So back to this concept of happiness today, I want to look more into the book ACT Made Simple by my favorite acceptance and commitment therapy author, Russ Harris. We're going to dig into ACT Made Simple. And before I even get to ACT Made Simple, we're going to talk about a concept today in ACT that sounds negative, but it's called creative hopelessness. And I really feel like by the end of today's episode, you're going to have a better idea of why it can be difficult to feel happy. And what real happiness consists of. And then a way to start to achieve more of a legitimate, real internal feeling of happiness. And based on a, probably a different definition of happiness then you may be used to, but first let's go to story time. And this is from the book, The Confidence Gap. And this is from Russ Harris. “Why is it so difficult to be happy?” And actually this might be from his book, The Happiness Trap, one of one or two, one of those books that I recommend them both. Russ said, “The modern human mind's ability to analyze and plan, create and communicate was not initially a feel-good device so that we could tell jokes, write poems or say, I love you.”
And this is where I often like to think of the concept of a court jester that you had to bring someone in and basically tell them, hey, be funny, make us laugh. And if they were not funny, the court jester could be killed. But that was not the design of the human brain, that it wasn't this feel good device. It was more of a don't get killed device. So Russ said our minds grew up in a way to help us survive in a world that was fraught with danger. So early on your goal was to eat and drink and find shelter and have more kids and protect your family so that you could survive. So truly it was more of this don't get killed device, but he said that the better we became at anticipating and avoiding danger, the longer we lived and the more kids we had. So each generation of the human mind became increasingly skilled at predicting and avoiding danger.
So now our minds are constantly on the lookout. They are assessing and judging everything that we encounter. Is it good or bad? Is it safe or dangerous? Is it harmful or helpful? But now it's not as much about animals or packs of thieves, but it's about losing a job or being rejected or getting a speeding ticket or embarrassing ourselves in public. Or getting a terminal disease and a million other common worries. So as a result, he says that we spend a lot of our time worrying about things that more often than not, will not ever happen. And on that note before I get back to Russ's “Why it can be so difficult to be happy”, that worry, I think also is tied into just this desire we have for certainty.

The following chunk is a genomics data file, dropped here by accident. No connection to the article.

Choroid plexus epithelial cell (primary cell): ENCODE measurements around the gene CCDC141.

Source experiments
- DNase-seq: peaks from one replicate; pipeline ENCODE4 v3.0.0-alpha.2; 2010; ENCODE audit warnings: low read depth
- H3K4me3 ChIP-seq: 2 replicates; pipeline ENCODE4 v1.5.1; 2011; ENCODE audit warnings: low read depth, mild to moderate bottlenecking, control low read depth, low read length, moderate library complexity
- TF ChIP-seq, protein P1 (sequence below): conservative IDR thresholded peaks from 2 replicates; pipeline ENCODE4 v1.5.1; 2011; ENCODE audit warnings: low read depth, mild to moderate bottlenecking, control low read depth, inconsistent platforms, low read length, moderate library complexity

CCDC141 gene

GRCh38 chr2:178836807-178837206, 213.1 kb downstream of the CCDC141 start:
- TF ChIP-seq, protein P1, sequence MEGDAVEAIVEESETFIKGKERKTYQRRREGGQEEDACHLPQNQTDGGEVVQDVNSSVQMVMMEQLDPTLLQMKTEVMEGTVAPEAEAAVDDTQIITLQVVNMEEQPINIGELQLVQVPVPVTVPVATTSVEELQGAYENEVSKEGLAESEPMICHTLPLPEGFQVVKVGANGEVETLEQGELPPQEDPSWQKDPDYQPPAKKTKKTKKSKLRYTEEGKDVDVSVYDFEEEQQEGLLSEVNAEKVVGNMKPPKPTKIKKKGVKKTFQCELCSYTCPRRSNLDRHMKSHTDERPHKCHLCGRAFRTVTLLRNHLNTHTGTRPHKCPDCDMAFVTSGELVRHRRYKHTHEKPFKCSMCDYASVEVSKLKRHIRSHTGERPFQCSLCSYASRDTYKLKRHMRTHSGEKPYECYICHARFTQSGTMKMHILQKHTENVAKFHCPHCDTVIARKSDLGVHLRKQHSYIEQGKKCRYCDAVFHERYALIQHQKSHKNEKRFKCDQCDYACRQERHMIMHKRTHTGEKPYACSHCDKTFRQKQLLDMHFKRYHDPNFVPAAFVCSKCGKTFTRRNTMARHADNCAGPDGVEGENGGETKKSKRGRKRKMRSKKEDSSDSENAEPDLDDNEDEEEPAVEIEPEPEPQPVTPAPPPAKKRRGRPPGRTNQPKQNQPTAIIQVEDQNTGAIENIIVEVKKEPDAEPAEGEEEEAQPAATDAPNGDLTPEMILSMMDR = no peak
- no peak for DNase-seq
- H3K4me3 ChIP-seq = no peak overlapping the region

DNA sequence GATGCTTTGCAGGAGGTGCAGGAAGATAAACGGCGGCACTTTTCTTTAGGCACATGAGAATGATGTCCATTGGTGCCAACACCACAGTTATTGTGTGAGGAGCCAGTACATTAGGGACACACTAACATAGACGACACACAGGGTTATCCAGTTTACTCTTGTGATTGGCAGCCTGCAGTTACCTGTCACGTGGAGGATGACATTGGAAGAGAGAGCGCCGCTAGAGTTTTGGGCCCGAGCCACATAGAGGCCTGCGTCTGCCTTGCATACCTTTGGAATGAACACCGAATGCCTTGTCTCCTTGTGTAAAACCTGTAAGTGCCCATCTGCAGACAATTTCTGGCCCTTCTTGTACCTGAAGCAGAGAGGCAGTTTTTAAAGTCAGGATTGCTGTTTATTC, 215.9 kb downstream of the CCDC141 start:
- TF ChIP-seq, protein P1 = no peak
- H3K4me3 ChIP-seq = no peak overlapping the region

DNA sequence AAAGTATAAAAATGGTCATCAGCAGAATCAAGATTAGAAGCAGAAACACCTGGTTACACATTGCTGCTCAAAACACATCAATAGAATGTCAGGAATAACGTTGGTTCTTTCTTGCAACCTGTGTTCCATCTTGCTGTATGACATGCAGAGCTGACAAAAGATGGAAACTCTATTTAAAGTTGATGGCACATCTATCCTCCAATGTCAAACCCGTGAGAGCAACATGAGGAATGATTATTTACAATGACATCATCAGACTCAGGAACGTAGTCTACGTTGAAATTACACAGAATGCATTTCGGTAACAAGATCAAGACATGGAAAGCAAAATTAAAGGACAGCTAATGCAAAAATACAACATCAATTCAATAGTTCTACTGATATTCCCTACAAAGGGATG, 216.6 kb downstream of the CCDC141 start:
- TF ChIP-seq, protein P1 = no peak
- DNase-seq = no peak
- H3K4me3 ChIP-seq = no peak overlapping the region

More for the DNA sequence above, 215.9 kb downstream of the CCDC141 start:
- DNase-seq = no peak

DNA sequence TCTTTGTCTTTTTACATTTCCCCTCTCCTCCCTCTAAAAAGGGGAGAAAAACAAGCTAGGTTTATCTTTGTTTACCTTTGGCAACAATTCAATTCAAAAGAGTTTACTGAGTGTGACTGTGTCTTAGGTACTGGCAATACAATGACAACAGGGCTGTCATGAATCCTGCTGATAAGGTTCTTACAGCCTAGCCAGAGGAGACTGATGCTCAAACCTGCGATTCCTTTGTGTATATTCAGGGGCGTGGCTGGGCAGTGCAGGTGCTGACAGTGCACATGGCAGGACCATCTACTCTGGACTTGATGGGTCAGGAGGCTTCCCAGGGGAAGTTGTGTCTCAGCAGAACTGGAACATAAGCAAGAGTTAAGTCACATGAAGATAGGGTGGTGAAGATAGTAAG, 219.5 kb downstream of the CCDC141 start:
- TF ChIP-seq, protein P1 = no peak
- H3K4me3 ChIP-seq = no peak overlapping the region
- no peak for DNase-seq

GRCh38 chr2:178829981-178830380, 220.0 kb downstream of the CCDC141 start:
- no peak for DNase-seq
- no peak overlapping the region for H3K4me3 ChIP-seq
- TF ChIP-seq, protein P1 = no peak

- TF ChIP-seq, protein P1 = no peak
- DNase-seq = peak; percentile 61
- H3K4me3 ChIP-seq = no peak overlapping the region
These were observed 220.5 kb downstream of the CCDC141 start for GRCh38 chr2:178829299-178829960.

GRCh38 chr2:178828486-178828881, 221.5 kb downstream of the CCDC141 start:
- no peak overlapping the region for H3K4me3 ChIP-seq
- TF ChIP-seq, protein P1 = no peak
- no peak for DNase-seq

I was talking with my wife about this last night and it can just be really a cause of such stress and anxiety for, I think a lot of us when we just want to know. I mean, it can be everything from, we want to know what our kids are going to do when they grow up. And we want to know what retirement is going to look like. We want to know who's going to win the super bowl in a couple of weeks. And we just have this desire to know, and we crave certainty. And if you really break it down, that desire to know is there to try and calm our anxiety that our brain feels like if I can just know, then I will be able to feel better. And I'll just be that, I'll be able to be more in the moment, be more present, but in reality, we have to be more present to be okay with the idea that we don't know, because we don't know who's going to win the super bowl. We don't know what retirement is going to look like. We can have a good idea. But one of the most certain things in life is that uncertainty. And in the book On Being Certain, which I just, I feel like is one of those books that I think really helped me reframe a lot of the things that I think, and the way that I act. It. Basically posits this idea that certainty is, in my words, “adorable” that our brain craves this certainty and that our brain is even trying to trick us into thinking, no, you can find it if you ruminate and you worry and you think, and you overthink. You'll find that certainty that you're looking for. So just, just keep at it. But then that is exactly what can keep us stuck. And I often say that it's that concept of, we want certainty and our brain will even say, okay, what's two plus two? Well, it's four. And that I'm pretty certain of. That is very certain.
And so that feeling of certainty is there in our brain somewhere. So I feel like the more that we are seeking certainty, then the more maddening it can become because our brain says no, you know what? It feels like, old man, keep ruminating, keep worrying. And you'll find that two plus two aha moment. Trust me. So we keep worrying and wondering and ruminating. But again, we spend a lot of this time worrying about things that more often than not, will not happen. So then Russ says that we also have this inherent need to belong to a group. And early on, if your clan booted you out, how long would it be before you were devoured by wolves? And he says sometimes, literally. So, how does the mind protect you from getting booted out? Well, by comparing you to other members of the clan. Am I fitting in? Or am I doing the right thing? Am I contributing enough? Am I as good as others? Am I doing anything that might get me rejected? So he says, does that sound familiar? Because our modern day minds are continually warning us of rejection and comparing ourselves to the rest of society. So no wonder we spend so much energy worrying about whether or not people will like us.